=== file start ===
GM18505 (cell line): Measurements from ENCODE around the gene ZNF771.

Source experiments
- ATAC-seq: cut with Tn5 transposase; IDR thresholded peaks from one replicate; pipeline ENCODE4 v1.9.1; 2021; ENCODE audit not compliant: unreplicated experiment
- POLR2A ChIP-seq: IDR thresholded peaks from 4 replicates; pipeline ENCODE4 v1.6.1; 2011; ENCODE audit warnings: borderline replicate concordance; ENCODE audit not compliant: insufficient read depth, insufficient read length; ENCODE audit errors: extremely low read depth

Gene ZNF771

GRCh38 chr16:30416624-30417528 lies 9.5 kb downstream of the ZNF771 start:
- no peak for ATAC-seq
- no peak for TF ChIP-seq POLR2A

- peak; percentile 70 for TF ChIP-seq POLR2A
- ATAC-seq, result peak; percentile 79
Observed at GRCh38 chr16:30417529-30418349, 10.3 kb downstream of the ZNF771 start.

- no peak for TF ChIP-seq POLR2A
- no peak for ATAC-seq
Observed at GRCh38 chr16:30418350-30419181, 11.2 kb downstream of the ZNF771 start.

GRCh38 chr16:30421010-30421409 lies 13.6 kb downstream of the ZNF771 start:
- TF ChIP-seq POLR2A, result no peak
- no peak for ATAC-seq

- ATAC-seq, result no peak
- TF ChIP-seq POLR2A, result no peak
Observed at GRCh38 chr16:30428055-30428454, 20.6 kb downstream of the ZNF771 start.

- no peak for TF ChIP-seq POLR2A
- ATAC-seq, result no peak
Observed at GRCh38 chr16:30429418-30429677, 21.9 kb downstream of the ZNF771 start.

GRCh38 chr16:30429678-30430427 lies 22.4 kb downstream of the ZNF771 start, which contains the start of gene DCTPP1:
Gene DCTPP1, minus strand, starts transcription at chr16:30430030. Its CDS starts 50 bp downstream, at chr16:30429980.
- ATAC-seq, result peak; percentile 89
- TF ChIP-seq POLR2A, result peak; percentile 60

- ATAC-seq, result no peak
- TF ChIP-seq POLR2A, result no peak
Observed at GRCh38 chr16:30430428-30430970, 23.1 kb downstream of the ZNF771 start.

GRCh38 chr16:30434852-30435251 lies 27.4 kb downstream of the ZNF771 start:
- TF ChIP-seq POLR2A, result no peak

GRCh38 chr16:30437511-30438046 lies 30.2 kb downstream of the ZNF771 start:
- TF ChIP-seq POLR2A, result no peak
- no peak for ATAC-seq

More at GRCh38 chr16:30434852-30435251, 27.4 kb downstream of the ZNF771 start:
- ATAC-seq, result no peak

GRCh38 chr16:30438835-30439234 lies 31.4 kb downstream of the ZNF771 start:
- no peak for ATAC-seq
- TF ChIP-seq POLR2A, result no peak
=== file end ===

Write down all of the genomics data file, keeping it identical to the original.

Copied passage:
GM18505 (cell line): Measurements from ENCODE around the gene ZNF771.

Source experiments
- ATAC-seq: cut with Tn5 transposase; IDR thresholded peaks from one replicate; pipeline ENCODE4 v1.9.1; 2021; ENCODE audit not compliant: unreplicated experiment
- POLR2A ChIP-seq: IDR thresholded peaks from 4 replicates; pipeline ENCODE4 v1.6.1; 2011; ENCODE audit warnings: borderline replicate concordance; ENCODE audit not compliant: insufficient read depth, insufficient read length; ENCODE audit errors: extremely low read depth

Gene ZNF771

GRCh38 chr16:30416624-30417528 lies 9.5 kb downstream of the ZNF771 start:
- no peak for ATAC-seq
- no peak for TF ChIP-seq POLR2A

- peak; percentile 70 for TF ChIP-seq POLR2A
- ATAC-seq, result peak; percentile 79
Observed at GRCh38 chr16:30417529-30418349, 10.3 kb downstream of the ZNF771 start.

- no peak for TF ChIP-seq POLR2A
- no peak for ATAC-seq
Observed at GRCh38 chr16:30418350-30419181, 11.2 kb downstream of the ZNF771 start.

GRCh38 chr16:30421010-30421409 lies 13.6 kb downstream of the ZNF771 start:
- TF ChIP-seq POLR2A, result no peak
- no peak for ATAC-seq

- ATAC-seq, result no peak
- TF ChIP-seq POLR2A, result no peak
Observed at GRCh38 chr16:30428055-30428454, 20.6 kb downstream of the ZNF771 start.

- no peak for TF ChIP-seq POLR2A
- ATAC-seq, result no peak
Observed at GRCh38 chr16:30429418-30429677, 21.9 kb downstream of the ZNF771 start.

GRCh38 chr16:30429678-30430427 lies 22.4 kb downstream of the ZNF771 start, which contains the start of gene DCTPP1:
Gene DCTPP1, minus strand, starts transcription at chr16:30430030. Its CDS starts 50 bp downstream, at chr16:30429980.
- ATAC-seq, result peak; percentile 89
- TF ChIP-seq POLR2A, result peak; percentile 60

- ATAC-seq, result no peak
- TF ChIP-seq POLR2A, result no peak
Observed at GRCh38 chr16:30430428-30430970, 23.1 kb downstream of the ZNF771 start.

GRCh38 chr16:30434852-30435251 lies 27.4 kb downstream of the ZNF771 start:
- TF ChIP-seq POLR2A, result no peak

GRCh38 chr16:30437511-30438046 lies 30.2 kb downstream of the ZNF771 start:
- TF ChIP-seq POLR2A, result no peak
- no peak for ATAC-seq

More at GRCh38 chr16:30434852-30435251, 27.4 kb downstream of the ZNF771 start:
- ATAC-seq, result no peak

GRCh38 chr16:30438835-30439234 lies 31.4 kb downstream of the ZNF771 start:
- no peak for ATAC-seq
- TF ChIP-seq POLR2A, result no peak